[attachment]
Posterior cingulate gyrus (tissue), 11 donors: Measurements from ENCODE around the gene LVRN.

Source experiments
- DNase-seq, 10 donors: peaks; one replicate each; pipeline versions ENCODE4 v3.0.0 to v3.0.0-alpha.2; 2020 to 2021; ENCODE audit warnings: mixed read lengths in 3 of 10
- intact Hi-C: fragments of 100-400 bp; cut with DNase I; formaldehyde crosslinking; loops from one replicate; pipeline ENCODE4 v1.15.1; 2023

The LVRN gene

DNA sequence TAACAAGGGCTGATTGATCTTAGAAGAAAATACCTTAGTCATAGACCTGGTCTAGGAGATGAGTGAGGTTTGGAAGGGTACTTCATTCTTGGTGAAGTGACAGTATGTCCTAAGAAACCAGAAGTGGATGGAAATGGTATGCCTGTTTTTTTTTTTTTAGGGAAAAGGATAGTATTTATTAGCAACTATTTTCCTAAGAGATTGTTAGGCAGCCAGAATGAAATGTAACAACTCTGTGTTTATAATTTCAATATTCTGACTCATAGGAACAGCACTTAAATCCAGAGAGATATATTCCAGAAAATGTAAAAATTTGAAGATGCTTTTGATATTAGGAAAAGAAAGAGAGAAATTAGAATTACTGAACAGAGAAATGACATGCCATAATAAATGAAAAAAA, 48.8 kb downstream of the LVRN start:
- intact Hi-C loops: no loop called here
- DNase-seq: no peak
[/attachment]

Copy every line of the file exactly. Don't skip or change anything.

Posterior cingulate gyrus (tissue), 11 donors: Measurements from ENCODE around the gene LVRN.

Source experiments
- DNase-seq, 10 donors: peaks; one replicate each; pipeline versions ENCODE4 v3.0.0 to v3.0.0-alpha.2; 2020 to 2021; ENCODE audit warnings: mixed read lengths in 3 of 10
- intact Hi-C: fragments of 100-400 bp; cut with DNase I; formaldehyde crosslinking; loops from one replicate; pipeline ENCODE4 v1.15.1; 2023

The LVRN gene

DNA sequence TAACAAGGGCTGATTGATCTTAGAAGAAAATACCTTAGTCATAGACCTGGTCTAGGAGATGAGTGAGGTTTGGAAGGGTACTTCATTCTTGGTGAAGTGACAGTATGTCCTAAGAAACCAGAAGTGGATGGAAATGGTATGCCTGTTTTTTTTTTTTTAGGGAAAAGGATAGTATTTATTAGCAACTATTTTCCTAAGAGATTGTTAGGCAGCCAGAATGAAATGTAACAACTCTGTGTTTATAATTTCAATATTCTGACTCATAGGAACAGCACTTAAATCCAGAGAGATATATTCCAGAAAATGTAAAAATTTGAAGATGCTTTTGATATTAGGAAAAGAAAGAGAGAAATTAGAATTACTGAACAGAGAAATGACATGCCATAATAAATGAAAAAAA, 48.8 kb downstream of the LVRN start:
- intact Hi-C loops: no loop called here
- DNase-seq: no peak